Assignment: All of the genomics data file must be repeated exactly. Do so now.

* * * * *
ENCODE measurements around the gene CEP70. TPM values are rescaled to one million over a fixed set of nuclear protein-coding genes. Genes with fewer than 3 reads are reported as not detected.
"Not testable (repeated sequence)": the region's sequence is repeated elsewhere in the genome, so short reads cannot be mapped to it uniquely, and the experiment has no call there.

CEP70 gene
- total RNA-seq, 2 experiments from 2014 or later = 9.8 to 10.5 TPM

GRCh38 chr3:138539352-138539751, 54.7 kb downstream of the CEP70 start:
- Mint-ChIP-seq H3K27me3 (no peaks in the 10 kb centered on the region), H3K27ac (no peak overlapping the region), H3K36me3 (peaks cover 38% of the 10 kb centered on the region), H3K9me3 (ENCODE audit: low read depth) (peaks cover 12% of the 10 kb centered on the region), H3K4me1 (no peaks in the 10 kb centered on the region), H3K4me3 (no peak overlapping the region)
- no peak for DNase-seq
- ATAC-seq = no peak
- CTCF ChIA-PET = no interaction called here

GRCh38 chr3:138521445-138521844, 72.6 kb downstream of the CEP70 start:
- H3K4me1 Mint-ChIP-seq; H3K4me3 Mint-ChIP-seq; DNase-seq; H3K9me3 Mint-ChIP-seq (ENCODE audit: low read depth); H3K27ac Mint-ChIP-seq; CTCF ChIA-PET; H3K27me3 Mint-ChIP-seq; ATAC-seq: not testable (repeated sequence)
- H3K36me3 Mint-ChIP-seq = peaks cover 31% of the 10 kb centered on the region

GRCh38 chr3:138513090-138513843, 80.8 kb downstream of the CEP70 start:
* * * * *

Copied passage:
ENCODE measurements around the gene CEP70. TPM values are rescaled to one million over a fixed set of nuclear protein-coding genes. Genes with fewer than 3 reads are reported as not detected.
"Not testable (repeated sequence)": the region's sequence is repeated elsewhere in the genome, so short reads cannot be mapped to it uniquely, and the experiment has no call there.

CEP70 gene
- total RNA-seq, 2 experiments from 2014 or later = 9.8 to 10.5 TPM

GRCh38 chr3:138539352-138539751, 54.7 kb downstream of the CEP70 start:
- Mint-ChIP-seq H3K27me3 (no peaks in the 10 kb centered on the region), H3K27ac (no peak overlapping the region), H3K36me3 (peaks cover 38% of the 10 kb centered on the region), H3K9me3 (ENCODE audit: low read depth) (peaks cover 12% of the 10 kb centered on the region), H3K4me1 (no peaks in the 10 kb centered on the region), H3K4me3 (no peak overlapping the region)
- no peak for DNase-seq
- ATAC-seq = no peak
- CTCF ChIA-PET = no interaction called here

GRCh38 chr3:138521445-138521844, 72.6 kb downstream of the CEP70 start:
- H3K4me1 Mint-ChIP-seq; H3K4me3 Mint-ChIP-seq; DNase-seq; H3K9me3 Mint-ChIP-seq (ENCODE audit: low read depth); H3K27ac Mint-ChIP-seq; CTCF ChIA-PET; H3K27me3 Mint-ChIP-seq; ATAC-seq: not testable (repeated sequence)
- H3K36me3 Mint-ChIP-seq = peaks cover 31% of the 10 kb centered on the region

GRCh38 chr3:138513090-138513843, 80.8 kb downstream of the CEP70 start: